The REIT sector is hot again! Since the start of the year, REITs (VNQ) have returned 29% on average – over 500 basis point more than the broader equity market (SPY):
Moreover, this is only the average performance which includes some undervalued, some fairly valued, and some overvalued REITs. Many of our top picks at High Yield Landlord that were deeply undervalued have far outpaced the average return of the sector during this same time frame:
Professional investors are rushing back to the sector and with “billions and billions” chasing a limited number of shares – prices of REITs have had to adjust upward. But the more interesting question is:
Why are Pros getting back to REITs in 2019?
We think that there are three main reasons to that:
- Slowing Growth, Declining Interest Rates
- The Highest “Safe” Income there is
- Inflation Fears Back on the Rise
I am myself considered to be one of those “professional investors” and I am heavily invested in REITs at this present moment. These three reasons are driving my relative bullishness for REITs as compared to most other market sectors.
I am not alone. Over the next 10 years, institutional capital in the “real asset” space (includes REITs) is expected to nearly double!
Up to $50 Trillion (yes, that’s with a “t”) is expected to rush towards REITs and other real asset investments over the coming 10 years.
Below we discuss why this is happening and why you should follow the money.
#1 Rush to REITs: Slowing Growth, Declining Interest Rates
REITs were hated for most of 2016, 2017 and 2018. Rising interest rates caused a lot of concerns to investors and REITs repeatedly sold off with each rate hike announcement. In 3 years, the REIT market barely moved, and then finally, in early 2019, the momentum returned as the Fed softened its view on rates.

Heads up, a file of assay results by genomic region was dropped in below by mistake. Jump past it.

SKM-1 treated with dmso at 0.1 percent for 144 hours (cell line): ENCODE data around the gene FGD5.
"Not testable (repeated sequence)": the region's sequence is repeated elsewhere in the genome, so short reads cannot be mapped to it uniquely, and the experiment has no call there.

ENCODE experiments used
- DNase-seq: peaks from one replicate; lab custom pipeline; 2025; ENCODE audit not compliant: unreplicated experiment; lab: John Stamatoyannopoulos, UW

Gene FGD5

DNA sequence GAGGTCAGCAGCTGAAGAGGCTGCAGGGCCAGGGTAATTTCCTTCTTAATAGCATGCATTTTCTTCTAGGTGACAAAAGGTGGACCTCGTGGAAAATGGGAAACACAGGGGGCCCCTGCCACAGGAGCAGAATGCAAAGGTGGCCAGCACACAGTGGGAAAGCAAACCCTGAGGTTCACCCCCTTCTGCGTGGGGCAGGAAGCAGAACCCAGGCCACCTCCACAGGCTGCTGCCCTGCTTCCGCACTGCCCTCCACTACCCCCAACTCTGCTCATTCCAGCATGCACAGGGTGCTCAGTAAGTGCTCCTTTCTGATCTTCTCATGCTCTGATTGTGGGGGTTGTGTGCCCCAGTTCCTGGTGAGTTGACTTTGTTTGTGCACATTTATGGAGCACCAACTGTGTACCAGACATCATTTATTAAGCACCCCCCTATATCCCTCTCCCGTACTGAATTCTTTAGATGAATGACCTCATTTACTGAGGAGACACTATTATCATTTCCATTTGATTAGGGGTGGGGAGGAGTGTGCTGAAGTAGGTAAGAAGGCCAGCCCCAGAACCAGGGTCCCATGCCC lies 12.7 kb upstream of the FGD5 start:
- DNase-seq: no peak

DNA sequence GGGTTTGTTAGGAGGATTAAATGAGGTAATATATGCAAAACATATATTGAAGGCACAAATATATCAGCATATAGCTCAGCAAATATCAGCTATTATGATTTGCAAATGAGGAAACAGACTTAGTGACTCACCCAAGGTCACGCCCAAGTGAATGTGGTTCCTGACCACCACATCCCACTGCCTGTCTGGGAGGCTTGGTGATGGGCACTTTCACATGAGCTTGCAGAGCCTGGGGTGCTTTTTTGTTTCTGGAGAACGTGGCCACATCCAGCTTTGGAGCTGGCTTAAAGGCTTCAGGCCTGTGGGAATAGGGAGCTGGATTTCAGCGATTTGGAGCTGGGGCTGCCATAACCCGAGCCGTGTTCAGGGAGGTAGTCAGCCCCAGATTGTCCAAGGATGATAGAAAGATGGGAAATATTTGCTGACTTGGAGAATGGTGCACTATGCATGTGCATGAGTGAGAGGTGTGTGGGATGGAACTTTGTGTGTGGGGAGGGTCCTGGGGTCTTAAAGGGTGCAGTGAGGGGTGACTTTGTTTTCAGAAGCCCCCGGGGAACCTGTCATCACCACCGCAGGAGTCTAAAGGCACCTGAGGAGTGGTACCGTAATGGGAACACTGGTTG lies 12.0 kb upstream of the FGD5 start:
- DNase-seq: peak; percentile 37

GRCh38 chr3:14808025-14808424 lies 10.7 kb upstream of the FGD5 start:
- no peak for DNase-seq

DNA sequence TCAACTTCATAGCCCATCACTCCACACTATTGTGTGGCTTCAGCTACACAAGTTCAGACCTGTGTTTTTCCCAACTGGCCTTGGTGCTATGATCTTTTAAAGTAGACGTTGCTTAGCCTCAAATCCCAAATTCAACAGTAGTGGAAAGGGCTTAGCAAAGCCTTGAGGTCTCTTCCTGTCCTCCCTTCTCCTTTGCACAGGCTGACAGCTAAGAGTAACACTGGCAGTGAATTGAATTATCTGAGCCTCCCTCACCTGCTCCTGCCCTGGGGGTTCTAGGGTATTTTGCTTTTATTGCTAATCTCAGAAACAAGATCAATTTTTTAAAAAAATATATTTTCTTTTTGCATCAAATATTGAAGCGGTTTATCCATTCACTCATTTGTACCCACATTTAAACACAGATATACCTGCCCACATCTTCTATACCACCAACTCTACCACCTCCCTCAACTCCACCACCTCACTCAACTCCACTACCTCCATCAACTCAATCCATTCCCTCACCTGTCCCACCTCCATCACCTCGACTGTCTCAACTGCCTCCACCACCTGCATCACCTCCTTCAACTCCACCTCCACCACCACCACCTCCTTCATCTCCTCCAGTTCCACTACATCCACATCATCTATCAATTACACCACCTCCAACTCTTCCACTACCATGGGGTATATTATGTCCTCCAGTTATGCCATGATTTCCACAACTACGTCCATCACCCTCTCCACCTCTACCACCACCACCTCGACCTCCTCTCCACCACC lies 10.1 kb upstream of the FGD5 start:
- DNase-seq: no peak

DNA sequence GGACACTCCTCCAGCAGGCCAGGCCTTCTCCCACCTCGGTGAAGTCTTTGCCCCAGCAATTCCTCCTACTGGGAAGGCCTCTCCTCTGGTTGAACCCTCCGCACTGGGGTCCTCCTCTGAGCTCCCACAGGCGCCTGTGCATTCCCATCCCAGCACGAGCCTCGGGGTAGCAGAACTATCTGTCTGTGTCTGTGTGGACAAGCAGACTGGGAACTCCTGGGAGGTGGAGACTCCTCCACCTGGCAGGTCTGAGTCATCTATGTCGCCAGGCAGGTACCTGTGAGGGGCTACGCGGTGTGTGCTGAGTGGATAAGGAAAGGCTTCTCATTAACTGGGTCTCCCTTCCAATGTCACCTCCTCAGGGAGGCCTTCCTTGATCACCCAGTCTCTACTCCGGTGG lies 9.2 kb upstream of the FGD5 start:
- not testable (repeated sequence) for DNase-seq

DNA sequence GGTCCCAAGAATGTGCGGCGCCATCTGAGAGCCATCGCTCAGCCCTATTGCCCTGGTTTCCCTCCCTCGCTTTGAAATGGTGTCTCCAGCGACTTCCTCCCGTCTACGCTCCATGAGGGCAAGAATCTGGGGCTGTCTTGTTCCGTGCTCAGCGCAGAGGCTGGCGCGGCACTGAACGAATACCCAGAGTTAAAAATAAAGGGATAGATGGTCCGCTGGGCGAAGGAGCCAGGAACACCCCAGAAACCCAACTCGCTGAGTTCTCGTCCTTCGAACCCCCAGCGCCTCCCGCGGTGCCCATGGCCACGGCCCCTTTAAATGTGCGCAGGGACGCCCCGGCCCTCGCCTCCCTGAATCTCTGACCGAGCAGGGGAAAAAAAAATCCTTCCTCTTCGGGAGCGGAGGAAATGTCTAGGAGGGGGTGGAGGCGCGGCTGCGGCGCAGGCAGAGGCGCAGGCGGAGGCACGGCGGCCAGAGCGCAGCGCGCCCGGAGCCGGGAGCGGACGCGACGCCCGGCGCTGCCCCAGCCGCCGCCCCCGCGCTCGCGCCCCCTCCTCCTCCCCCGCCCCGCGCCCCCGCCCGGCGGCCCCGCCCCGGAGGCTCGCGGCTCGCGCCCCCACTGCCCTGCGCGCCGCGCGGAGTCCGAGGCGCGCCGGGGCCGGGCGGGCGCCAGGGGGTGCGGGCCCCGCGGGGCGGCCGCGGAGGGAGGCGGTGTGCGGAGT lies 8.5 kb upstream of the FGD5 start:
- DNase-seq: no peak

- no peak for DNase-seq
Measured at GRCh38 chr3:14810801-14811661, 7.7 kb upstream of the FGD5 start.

The market is now finally awakening to the fact that interest rates are peaking and global growth is slowing down. What better than REITs and real estate to provide solid results in such environment?
- Peaking Interest Rates: REITs have suffered from great market pessimism due to fears of rising interest rates. Now that these fears are slowly disappearing, the headline risk is removed, and investors are rushing back to REITs.
- Slowing Global Growth: Moreover, now that growth is slowing down in a late cycle economy, investors are becoming increasingly interested in more defensive stocks with consistent income. This includes REITs.
As a result of these two themes, REITs went from:
“avoid at all cost due to rising interest rates”
“buy for defensive income in a low growth environment”
REITs have now recovered by over 25% – but considering that they barely budged for 3 years prior to that – we believe that valuations remain quite reasonable.
#2 Rush to REITs: The Highest “Safe” Income There is
There is nothing more desirable than high and safe income in a yield-less world. As I write this, the 10-year treasury stands at just around 1.8%.
In comparison, REITs yield 4% on average; and many lesser-known small cap peers yield 6 to 8% with perfectly safe payout ratios. In fact, the payout ratios are currently at historically low levels and balance sheets are stronger than ever before in the REIT sector.
The average payout ratio is at ~70% – and cash flow is secured for many years to come through long lease terms. This cash flow is also growing through rent increases and the reinvestment of the retained income.
For this yield level, I am not aware of any other sector with the same level of safety.
MLPs are opportunistic but also riskier due to exposure to commodity prices. BDCs are more cyclical. And regular C-Corps that pay so much, will generally suffer from major challenges.
As such, REITs remain one of the only sectors with high and safe income in 2019.
#3 Rush to REITs: Inflation Fears Back on the Rise
In the near term it is safer and less volatile to hold on to cash; but it also comes at a steep cost in the long run.